Indians’ Jason Kipnis ‘choked up’ when Cubs won pennant

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Cleveland Indians’ Tyler Naquin, right, s mobbed by teammates, from left, Mike Napoli, Jason Kipnis and Francisco Lindor after hitting the game-winning RBI single in the ninth inning against the White Sox on Aug. 18. (AP Photo/Aaron Josefczyk)

CLEVELAND — You can’t grow up in the north suburbs, play baseball every waking moment as a kid, live on the same street as Steve Bartman and not bleed a little Cubbie blue.

Jason Kipnis admits as much, and oh, the sweet irony for the All-Star second baseman who’ll be counted on to help lead the Cleveland Indians past the Cubs in the World Series.

When the Cubs won the National League pennant by defeating the Dodgers Saturday, Kipnis said he actually “choked up.”

“It was weird,’’ he said Monday, a day before the Cubs and Indians played Game 1 of the World Series. “All I saw on social media and heard from my friends was nothing but Cubs posts.’’

Kipnis, a Chicago Sun-Times 2005 all-area infielder at Glenbrook North who grew up in Northbrook – where he bought a new home in June — was happy for his friends and extended family members in the Chicago are who are Cubs fans.

“It’s cool to see; I know the history of the team,’’ he said. “I didn’t know how to really handle it. I couldn’t tell if I was happy, sad or mad. But I was emotional.’’

Of greater to concern to Kipnis is his left ankle, which he rolled when his foot landed on Francisco Lindor’s in the Indians’ on-field celebration after they defeated the Toronto Blue Jays to clinch the AL pennant. It’s not 100 percent and if he’ll have to play through pain on a cold night in Cleveland Tuesday if it’s good to go.

“It’s going through a progression right now,’’ Kipnis said. “It wasn’t exactly a mild sprain. I got it pretty good.’’

Kipnis hurt himself “literally on the first jump” of the celebration

“But trust me, we win this one I’m jumping even higher,’’ he said.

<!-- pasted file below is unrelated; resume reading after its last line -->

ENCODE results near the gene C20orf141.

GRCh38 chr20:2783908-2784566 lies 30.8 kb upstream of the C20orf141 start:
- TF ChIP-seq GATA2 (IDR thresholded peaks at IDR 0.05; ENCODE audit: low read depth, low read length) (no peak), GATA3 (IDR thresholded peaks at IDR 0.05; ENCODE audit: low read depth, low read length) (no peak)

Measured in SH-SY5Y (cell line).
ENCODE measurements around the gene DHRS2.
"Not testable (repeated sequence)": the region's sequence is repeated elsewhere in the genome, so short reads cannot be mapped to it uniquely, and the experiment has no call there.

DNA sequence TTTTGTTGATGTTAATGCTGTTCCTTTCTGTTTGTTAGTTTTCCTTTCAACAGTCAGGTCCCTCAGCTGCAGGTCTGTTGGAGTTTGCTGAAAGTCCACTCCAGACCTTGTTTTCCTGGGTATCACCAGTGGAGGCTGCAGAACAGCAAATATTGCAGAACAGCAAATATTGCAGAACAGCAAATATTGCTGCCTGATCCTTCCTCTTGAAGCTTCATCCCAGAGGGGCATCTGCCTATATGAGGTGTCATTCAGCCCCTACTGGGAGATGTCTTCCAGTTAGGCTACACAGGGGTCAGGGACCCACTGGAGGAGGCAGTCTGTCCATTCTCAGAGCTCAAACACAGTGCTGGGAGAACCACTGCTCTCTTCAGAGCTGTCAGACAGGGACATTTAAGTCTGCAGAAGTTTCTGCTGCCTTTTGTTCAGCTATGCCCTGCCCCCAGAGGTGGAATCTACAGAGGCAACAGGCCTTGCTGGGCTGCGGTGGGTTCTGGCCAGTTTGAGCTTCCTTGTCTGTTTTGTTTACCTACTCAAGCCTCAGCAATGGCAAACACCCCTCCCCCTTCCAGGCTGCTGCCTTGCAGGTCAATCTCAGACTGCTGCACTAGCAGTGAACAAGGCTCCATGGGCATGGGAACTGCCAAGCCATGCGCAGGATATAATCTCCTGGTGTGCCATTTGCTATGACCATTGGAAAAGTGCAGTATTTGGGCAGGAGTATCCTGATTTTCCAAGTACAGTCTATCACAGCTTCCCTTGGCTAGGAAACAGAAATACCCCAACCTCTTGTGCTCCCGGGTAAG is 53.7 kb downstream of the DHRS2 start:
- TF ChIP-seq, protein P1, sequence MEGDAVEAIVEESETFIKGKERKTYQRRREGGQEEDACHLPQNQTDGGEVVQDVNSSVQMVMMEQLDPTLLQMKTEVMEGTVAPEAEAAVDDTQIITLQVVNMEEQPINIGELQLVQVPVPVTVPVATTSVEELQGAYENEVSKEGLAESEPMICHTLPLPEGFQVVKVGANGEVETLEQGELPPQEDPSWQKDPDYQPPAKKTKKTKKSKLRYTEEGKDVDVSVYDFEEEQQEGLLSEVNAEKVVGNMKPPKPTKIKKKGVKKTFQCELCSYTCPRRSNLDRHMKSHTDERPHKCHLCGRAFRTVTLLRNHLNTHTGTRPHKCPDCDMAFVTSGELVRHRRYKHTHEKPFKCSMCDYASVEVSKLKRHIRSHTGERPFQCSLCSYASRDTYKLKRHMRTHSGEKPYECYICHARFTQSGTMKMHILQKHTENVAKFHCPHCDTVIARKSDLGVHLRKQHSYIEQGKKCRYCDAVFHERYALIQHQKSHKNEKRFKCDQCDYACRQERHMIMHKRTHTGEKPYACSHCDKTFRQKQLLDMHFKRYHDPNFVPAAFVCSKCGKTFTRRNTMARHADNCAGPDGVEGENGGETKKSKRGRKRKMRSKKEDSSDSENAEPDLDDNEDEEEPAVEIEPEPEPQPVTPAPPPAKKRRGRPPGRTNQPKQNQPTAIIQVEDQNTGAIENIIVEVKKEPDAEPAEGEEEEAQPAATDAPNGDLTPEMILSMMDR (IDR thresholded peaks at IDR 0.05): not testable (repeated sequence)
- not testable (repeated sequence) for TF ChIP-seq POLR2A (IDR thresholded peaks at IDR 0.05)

Indians fans, who haven’t enjoyed a World Series title since 1948, will leap as well.

The Cubs? Kipnis knows how long it’s been since they’ve won a World Series (1908).

“They’re the only drought that can make ours look small,’’ he said. “They’re the longest two droughts and they still got us by 40 years.

“They’re lovable losers, they’ve always been. They’re not really losers any more. They’re a pretty darn good ballclub. They’re strong in everything they do.’’

Even stronger than when Kipnis began rooting for the Cubs during the Ryne Sandberg and Mark Grace era of the 1980s and 90s, he said. And with Sammy Sosa.

“During the 1998 season it was, ‘Hey Sammy’s up,’ get to a TV every time,’’ Kipnis said. ”On WGN there was always four of his at-bats on the recaps from that game. That was pretty much what I grew up on.’’

His neighbor, Steve Bartman, was growing up on the same thing. And then he became a part of Cubs lore.

“The only thing I’m mad at Bartman for is missing an easy fly ball,’’ Kipnis joked.

“There’s no blame on him and there never should have been.’’

Kipnis “very vividly” recalls sthe ecurity around Bartman’s home after Game 6 of the 2003 NLCS. He said an appropriate end to the Bartman story would be for him to throw out a first pitch at the World Series.

“He deserves it,’’ Kipnis said. “Everyone would go nuts.’’

For Cubs fans, the topper would be a World Series victory over the Indians, which Kipnis would be able to relate to.

“There’s not one part of me that wishes this curse doesn’t keep going,’’ he said “Let’s be clear on that. It’s just — I know what everyone grew up with.’’


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